top of page

Convertible Notes



Convertible notes are a type of debt financing that can be converted into equity at a later date, typically at the next funding round or upon the occurrence of certain events, such as the sale of the company or the completion of an initial public offering (IPO).


Convertible notes are often used by startups as a way to raise capital without having to immediately value the company. This allows the startup to focus on building the business and achieving key milestones before determining the valuation and issuing equity to investors.


Convertible notes typically have a maturity date, at which point they must be repaid or converted into equity. They also usually have a conversion discount or a conversion cap, which are used to determine the conversion price of the notes into equity. Conversion discount is the percentage off of the next equity round price at which the note will convert and conversion cap is the maximum valuation of the company at which the note will convert.


Convertible notes can be used as a bridge financing, to provide startups with the capital they need to achieve key milestones before their next funding round, or as a way for investors to gain exposure to a startup without having to commit to a valuation.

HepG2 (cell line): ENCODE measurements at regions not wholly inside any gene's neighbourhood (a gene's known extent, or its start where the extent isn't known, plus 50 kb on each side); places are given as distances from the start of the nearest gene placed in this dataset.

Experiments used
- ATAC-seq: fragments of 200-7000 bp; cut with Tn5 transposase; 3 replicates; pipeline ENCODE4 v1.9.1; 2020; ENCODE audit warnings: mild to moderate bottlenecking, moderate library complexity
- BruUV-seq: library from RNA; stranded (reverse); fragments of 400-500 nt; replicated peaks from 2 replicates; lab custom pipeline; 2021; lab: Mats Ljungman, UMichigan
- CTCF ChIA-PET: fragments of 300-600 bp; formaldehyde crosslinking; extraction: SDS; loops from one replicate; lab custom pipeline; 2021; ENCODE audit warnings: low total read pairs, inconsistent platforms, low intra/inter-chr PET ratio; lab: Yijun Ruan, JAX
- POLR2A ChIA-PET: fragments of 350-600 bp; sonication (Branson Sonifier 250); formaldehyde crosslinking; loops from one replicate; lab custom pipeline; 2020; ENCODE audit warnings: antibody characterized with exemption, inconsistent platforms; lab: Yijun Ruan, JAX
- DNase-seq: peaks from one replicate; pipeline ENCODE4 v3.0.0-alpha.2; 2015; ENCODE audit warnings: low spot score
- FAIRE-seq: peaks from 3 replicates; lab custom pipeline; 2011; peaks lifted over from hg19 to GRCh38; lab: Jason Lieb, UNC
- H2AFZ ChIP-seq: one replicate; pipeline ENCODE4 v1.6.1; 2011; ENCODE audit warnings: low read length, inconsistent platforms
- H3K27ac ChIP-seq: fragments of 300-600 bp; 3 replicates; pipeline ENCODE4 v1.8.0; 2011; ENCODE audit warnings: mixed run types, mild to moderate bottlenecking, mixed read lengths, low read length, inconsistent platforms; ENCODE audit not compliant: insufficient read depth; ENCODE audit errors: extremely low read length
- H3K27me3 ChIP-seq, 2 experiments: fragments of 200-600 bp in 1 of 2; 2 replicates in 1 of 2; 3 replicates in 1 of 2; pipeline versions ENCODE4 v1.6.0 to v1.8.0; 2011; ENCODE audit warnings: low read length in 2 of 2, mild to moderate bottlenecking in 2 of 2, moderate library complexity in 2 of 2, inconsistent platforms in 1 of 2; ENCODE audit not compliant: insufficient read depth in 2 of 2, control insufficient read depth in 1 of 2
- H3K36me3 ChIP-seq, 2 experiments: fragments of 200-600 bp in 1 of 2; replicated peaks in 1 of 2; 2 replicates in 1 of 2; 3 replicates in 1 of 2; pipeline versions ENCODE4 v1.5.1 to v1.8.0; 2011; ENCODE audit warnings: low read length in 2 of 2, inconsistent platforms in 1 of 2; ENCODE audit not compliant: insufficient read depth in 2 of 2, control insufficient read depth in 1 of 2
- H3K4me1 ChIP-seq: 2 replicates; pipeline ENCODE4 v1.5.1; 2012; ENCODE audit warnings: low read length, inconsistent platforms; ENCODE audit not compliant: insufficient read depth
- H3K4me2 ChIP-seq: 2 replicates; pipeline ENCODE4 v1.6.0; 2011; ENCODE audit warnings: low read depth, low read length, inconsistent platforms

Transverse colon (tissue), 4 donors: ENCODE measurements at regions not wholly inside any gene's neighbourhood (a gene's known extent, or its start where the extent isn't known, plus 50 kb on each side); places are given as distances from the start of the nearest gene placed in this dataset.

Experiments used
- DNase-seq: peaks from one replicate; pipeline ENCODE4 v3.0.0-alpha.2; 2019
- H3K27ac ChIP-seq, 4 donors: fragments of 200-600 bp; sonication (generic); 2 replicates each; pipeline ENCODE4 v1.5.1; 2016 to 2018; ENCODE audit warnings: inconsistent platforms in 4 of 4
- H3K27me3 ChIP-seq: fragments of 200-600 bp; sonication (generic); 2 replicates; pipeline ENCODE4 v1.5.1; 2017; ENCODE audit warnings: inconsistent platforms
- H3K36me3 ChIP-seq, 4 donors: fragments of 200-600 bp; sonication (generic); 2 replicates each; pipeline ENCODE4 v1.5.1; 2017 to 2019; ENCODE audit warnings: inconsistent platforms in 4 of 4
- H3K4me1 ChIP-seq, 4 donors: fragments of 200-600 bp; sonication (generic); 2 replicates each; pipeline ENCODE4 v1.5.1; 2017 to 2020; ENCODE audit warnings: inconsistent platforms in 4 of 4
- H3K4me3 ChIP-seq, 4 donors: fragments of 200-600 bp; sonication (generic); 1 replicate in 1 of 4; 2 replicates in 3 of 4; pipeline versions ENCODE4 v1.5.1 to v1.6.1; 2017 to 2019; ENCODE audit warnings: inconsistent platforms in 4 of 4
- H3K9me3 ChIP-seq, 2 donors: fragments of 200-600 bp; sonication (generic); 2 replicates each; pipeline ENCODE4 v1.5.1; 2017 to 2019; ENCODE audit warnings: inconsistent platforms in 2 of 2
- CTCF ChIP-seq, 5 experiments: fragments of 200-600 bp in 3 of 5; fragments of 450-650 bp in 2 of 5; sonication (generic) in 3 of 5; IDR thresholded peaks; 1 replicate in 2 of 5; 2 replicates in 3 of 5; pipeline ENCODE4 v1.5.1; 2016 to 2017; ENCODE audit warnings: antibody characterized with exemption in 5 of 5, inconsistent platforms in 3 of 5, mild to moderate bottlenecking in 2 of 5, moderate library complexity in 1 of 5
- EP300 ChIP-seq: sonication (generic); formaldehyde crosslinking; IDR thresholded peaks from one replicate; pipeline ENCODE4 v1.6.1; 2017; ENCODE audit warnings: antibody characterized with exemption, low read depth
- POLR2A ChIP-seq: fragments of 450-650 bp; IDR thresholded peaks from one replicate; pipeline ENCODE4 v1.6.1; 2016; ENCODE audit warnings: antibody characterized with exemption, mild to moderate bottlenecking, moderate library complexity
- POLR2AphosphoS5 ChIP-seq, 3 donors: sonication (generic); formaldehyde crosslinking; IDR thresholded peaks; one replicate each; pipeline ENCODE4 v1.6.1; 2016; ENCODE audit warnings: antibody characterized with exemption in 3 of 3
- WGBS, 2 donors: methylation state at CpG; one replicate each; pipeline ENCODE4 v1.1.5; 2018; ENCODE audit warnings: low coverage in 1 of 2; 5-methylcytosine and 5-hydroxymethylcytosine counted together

Convertible notes are a popular form of debt financing in India, particularly for startups and early-stage companies. They are used as a way for startups to raise capital without having to immediately value the company, and for investors to gain exposure to a startup without having to commit to a valuation.

In India, convertible notes are typically used as a bridge financing mechanism to provide startups with the capital they need to achieve key milestones before their next funding round. These milestones can include product development, customer acquisition, or other key business objectives.

Convertible notes in India are typically governed by the Indian Contract Act, 1872, and the Indian Stamp Act, 1899. The Indian Contract Act applies to all agreements, including convertible note agreements, while the Indian Stamp Act applies to the stamp duty on the instrument.

Convertible notes in India typically have a maturity date, at which point they must be repaid or converted into equity. They also usually have a conversion discount or a conversion cap, which are used to determine the conversion price of the notes into equity.

It's worth noting that the Indian tax laws provide a tax benefit to the investors, in the form of a tax deferment, as the gain from the conversion of debt into equity is taxed only at the time of sale of equity shares and not at the time of conversion of debt into equity.

1 view0 comments

Recent Posts

See All

Comments


bottom of page